No one said retirement was easy.


Saturday, July 26, 2014

The Weminuche Wilderness

Is three-quarters the size of Rhode Island. (There are Walmarts bigger than Rhode Island too).

 Nevertheless, this massive piece of WOW is Colorado's largest protected area. There's 500 miles of trails, numerous Continental Divide crossings and an average altitude of 10,000 lung gasping feet. It's home to elk, weasels, neighborly mountain goats, wild flowers and way too many deer flies. (I killed thousands but still they kept coming). 

Jonathan and I covered over 50 miles of it, and never made a dent in seeing the big picture. We went over the Great Divide so many times we weren't sure if we were drinking water splashing toward the Pacific or Atlantic Oceans. (They both tasted the same too BTW.)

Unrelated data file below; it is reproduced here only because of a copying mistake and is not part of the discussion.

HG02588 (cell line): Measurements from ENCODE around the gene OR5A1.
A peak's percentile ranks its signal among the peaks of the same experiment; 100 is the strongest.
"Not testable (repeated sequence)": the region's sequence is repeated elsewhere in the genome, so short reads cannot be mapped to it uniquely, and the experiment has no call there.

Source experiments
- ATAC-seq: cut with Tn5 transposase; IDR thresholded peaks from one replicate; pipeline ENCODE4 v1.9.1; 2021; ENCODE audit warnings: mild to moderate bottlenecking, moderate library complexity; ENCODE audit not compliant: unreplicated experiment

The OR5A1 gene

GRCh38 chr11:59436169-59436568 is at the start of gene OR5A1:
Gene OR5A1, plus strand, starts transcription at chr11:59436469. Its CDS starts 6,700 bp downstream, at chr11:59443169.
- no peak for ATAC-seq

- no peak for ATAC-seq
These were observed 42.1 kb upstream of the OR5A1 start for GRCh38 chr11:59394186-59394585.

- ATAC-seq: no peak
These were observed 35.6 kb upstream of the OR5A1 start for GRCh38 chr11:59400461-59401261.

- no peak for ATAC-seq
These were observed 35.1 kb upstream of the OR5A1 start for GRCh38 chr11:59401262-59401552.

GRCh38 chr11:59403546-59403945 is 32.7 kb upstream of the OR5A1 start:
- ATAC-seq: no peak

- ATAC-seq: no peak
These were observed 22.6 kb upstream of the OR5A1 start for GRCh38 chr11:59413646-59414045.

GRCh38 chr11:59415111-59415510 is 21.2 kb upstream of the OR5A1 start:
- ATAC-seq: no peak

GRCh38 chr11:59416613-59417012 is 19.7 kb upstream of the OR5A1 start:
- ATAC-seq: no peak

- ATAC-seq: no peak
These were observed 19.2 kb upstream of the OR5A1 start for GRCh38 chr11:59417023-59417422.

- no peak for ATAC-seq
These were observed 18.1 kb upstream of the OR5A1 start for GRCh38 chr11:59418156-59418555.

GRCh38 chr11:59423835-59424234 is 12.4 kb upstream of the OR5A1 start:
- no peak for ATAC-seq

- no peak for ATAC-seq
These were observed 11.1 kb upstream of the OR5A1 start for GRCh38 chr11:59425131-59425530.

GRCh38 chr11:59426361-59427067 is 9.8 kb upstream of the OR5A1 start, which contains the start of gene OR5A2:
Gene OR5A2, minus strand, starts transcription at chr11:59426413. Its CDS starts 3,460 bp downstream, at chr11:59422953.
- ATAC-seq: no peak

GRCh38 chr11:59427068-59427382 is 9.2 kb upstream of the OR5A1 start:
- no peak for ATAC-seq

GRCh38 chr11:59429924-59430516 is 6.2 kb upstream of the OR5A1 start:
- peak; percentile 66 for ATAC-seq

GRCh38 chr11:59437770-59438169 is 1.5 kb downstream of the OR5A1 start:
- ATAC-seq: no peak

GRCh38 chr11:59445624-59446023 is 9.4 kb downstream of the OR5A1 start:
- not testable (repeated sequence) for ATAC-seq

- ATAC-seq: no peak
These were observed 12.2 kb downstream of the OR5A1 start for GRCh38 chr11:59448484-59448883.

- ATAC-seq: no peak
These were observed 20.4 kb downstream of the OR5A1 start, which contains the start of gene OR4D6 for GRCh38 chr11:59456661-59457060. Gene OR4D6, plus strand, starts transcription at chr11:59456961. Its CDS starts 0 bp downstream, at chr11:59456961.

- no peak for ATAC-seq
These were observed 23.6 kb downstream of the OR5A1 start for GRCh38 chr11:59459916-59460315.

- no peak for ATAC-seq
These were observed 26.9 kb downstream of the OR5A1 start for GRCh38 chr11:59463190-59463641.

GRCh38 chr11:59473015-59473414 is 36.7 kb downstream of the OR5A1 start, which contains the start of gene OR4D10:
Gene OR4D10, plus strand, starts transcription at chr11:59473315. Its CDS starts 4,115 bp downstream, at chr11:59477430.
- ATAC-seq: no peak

I left there feeling mentally and physically refreshed despite the thumping on my knees from hauling sustenance, shelter and one book for six days.

Thank You President Lyndon Baines Johnson for signing the Wilderness Act of 1964 into law. (Another invention besides jazz, baseball and National Parks we Americans can be proud of).
To sum up its gist, here it is: 

“A wilderness, in contrast with those areas where man and his own works dominate the landscape, is hereby recognized as an area where the earth and its community of life are untrammeled by man, where man himself is a visitor who does not remain.”

Ain't that great?

So...go out there and explore LBJ's legacy. 


Saturday, July 19, 2014

Ice Lake and Basin...

It's Saturday,  a Jew's day of rest. I'll go easy on the text and allow the eye candy to do the tawking. (NYC speak for talking). 

OK. I did manage to slip in a shameless marketing scheme for my book. It hasn't worked.

Enjoy the photos, 
Good Shabbas to all,

PS. If you want more info on this hike just email me @

Friday, July 18, 2014

Mount Sneffels...

Is an amazing 14,150 foot peak with a strange name. No worries, once on top nothing but the grandeur seems to matter. This is my favorite 14er and I've been up 49 of the state's 54.